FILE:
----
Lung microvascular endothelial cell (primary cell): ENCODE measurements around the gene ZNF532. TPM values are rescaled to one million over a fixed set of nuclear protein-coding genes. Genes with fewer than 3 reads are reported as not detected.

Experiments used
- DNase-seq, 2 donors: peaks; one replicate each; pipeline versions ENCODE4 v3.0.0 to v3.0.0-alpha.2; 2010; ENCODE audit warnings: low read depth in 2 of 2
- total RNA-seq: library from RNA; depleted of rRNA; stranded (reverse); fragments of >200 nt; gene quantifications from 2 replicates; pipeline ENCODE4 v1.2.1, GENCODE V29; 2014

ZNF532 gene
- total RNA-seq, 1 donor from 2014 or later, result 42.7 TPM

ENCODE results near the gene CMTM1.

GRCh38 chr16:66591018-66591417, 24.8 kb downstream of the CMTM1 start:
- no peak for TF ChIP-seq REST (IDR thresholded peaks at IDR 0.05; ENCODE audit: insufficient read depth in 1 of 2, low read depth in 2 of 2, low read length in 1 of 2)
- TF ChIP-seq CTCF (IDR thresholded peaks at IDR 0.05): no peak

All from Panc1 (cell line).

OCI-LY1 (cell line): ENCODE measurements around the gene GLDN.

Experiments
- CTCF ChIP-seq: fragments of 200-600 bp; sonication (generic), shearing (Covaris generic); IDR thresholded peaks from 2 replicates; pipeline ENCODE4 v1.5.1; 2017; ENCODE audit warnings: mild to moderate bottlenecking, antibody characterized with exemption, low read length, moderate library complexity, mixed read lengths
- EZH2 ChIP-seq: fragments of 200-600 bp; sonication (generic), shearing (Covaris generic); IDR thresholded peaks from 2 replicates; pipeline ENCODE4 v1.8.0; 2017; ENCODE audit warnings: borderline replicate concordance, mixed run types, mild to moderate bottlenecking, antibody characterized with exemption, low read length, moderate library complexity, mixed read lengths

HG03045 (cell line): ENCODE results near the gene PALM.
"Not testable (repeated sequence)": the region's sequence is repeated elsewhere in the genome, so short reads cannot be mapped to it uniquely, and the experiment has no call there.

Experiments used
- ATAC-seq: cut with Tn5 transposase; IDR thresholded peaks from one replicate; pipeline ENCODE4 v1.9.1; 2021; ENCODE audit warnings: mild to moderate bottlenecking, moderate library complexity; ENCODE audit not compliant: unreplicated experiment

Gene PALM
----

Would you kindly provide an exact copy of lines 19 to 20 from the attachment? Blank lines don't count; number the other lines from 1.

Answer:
- ATAC-seq: cut with Tn5 transposase; IDR thresholded peaks from one replicate; pipeline ENCODE4 v1.9.1; 2021; ENCODE audit warnings: mild to moderate bottlenecking, moderate library complexity; ENCODE audit not compliant: unreplicated experiment

Gene PALM